In summary, CVS is common and disabling and is associated with significant health care costs. Our proposed project using a novel, non-invasive device to treat CVS will also address the current opioid crisis.

Layout table for study information
Study Type : Interventional  (Clinical Trial)
Actual Enrollment : 3 participants
Allocation: Randomized
Intervention Model: Single Group Assignment
Intervention Model Description: Sham versus real device
Masking: Triple (Participant, Care Provider, Investigator)
Primary Purpose: Treatment
Official Title: Effectiveness of Electrical Neurostimulation as an Opioid-Sparing Alternative in the Treatment of Cyclic Vomiting Syndrome.
Actual Study Start Date : April 23, 2019
Actual Primary Completion Date : February 1, 2020
Estimated Study Completion Date : December 1, 2021

Resource links provided by the National Library of Medicine


Arm Intervention/treatment
Active Comparator: Intervention group
The Bridge device is a non-invasive percutaneous electrical nerve field stimulation (PENFS) applied to the external ear. The Bridge device delivers low voltage (3.2), continuous stimulation for 5 days (around the clock) in alternating frequencies (1-10Hz) with an impulse interval of 100ms/2 sec. This is placed on the ear as per standard protocol at the beginning of the study and removed by the patient after 5 days.
Device: The Bridge device
he Bridge device is a non-invasive percutaneous electrical nerve field stimulation (PENFS) applied to the external ear. The Bridge device delivers low voltage (3.2), continuous stimulation for 5 days (around the clock) in alternating frequencies (1-10Hz) with an impulse interval of 100ms/2 sec. This is placed on the ear as per standard protocol at the beginning of the study and removed by the patient after 5 days.

Sham Comparator: Placebo Group
The sham is similar in appearance to the Bridge device but does not deliver any electrical stimulation and is a sham that is designed to look identical to the Bridge device. It is placed on the external ear at the beginning of the study and removed by the patient after 5 days.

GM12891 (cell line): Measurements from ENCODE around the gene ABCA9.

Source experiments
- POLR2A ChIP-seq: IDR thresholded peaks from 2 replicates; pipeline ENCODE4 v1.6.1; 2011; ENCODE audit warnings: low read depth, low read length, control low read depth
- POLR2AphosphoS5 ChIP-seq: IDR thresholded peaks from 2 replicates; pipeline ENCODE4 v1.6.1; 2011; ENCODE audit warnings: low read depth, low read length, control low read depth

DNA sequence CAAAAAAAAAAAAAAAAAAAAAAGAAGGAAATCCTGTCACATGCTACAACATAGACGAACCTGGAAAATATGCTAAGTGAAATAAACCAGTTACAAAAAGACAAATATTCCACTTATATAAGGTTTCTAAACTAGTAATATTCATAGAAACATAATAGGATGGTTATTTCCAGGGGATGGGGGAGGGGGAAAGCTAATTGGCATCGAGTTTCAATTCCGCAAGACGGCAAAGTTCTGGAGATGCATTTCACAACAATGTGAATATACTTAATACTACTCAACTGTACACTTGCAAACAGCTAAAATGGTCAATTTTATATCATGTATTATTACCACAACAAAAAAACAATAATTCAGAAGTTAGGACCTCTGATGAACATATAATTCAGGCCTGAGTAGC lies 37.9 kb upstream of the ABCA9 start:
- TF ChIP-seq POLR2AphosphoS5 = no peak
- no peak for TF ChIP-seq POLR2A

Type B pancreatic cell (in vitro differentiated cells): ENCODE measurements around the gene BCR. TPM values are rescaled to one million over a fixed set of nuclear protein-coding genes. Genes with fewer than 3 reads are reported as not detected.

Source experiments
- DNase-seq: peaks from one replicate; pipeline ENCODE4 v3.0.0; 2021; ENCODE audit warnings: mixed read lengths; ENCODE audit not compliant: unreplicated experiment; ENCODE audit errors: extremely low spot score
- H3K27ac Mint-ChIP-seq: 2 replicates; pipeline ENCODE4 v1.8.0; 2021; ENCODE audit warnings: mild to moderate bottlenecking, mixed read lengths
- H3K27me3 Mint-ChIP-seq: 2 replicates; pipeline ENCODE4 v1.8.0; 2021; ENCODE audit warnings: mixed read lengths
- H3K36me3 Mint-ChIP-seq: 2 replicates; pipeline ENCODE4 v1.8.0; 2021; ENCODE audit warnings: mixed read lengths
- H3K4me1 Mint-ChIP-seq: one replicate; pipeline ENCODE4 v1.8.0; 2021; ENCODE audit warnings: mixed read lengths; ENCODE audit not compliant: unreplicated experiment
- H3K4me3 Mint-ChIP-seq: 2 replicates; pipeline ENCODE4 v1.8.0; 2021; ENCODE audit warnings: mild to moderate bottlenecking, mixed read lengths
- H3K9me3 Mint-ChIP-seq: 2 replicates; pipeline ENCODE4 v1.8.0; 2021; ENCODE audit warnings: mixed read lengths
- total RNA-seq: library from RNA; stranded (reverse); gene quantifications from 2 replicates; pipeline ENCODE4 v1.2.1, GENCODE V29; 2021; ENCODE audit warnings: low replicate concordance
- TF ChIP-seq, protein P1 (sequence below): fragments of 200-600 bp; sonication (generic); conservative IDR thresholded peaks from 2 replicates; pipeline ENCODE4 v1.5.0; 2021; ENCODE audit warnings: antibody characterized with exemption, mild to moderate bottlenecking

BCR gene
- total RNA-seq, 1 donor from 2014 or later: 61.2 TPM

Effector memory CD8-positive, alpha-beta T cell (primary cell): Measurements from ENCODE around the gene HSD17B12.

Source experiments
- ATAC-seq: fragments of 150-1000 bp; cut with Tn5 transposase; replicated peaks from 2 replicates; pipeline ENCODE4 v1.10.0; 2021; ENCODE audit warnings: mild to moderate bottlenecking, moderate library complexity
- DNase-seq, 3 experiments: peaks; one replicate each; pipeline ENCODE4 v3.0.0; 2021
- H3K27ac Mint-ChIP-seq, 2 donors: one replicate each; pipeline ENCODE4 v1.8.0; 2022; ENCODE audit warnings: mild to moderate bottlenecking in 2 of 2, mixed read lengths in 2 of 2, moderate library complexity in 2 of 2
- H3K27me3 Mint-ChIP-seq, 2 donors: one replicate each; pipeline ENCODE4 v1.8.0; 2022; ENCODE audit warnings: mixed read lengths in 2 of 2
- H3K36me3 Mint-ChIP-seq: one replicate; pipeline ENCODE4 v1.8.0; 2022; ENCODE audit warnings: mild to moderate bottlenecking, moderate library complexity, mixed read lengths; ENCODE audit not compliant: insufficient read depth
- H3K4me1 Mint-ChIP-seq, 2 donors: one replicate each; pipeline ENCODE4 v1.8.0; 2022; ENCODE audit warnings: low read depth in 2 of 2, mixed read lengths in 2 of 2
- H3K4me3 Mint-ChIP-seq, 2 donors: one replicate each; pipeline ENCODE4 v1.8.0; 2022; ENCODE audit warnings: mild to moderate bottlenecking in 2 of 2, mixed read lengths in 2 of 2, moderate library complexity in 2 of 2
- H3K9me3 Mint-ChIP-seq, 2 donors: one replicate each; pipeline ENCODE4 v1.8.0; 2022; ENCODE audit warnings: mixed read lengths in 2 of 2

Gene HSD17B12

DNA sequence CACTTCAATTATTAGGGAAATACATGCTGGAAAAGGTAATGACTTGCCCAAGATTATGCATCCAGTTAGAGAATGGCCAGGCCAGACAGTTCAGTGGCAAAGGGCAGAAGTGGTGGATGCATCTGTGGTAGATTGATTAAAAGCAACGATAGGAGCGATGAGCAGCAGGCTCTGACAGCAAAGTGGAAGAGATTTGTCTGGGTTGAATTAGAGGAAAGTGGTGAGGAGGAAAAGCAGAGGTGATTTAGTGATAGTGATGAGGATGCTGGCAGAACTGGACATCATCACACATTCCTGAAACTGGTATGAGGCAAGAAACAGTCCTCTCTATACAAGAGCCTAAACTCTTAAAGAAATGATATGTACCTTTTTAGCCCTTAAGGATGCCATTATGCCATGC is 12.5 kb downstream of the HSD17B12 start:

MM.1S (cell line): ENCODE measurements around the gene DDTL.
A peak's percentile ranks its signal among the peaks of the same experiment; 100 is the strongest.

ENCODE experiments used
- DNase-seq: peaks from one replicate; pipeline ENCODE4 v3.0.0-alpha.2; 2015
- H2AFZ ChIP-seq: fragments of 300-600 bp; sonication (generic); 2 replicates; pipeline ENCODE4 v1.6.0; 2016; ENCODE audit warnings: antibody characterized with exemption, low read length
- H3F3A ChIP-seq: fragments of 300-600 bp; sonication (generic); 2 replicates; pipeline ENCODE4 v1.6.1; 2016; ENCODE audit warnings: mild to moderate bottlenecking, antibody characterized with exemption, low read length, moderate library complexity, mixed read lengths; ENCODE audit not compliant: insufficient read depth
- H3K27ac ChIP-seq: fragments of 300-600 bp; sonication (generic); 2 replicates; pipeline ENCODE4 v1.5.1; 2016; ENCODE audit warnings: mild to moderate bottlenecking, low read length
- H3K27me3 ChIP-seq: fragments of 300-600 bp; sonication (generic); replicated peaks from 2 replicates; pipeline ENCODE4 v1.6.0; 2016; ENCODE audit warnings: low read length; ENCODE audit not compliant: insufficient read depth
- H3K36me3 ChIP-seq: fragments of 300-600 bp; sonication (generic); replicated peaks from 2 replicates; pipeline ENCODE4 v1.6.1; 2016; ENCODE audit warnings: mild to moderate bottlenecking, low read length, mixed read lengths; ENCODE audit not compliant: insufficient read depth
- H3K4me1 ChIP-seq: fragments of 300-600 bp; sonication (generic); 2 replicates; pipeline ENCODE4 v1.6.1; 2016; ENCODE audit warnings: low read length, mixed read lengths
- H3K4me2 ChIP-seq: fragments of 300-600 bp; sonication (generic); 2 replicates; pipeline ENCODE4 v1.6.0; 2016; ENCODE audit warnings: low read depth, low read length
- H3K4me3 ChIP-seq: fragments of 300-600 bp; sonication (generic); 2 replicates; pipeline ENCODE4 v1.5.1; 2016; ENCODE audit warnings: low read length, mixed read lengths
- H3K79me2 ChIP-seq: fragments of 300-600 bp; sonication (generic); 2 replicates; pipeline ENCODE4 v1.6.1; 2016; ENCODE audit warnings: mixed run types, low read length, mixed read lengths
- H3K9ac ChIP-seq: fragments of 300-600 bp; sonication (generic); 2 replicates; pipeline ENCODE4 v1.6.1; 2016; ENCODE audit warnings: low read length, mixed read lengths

Device: The Bridge device
he Bridge device is a non-invasive percutaneous electrical nerve field stimulation (PENFS) applied to the external ear. The Bridge device delivers low voltage (3.2), continuous stimulation for 5 days (around the clock) in alternating frequencies (1-10Hz) with an impulse interval of 100ms/2 sec. This is placed on the ear as per standard protocol at the beginning of the study and removed by the patient after 5 days.




Primary Outcome Measures :
  1. Change in severity of abdominal pain [ Time Frame: The change in abdominal pain will be measured at baseline (before intervention) and then at 2 hours, 24 hours and at 5 days post intervention. ]
    Abdominal pain will be assessed through Visual Analog Scale with the score of ranging from 0 to 10, with 0 being the least and 10 being the worst pain.

  2. Change in need for opioids between device and sham [ Time Frame: The dose of opioids use ( morphine equivalent) will be measured at baseline (before intervention) and then at 2 hours, 24 hours and at 5 days post intervention. ]
    The amount of opioids used by the patient will be recorded in all subjects and will be converted into morphine equivalents for comparison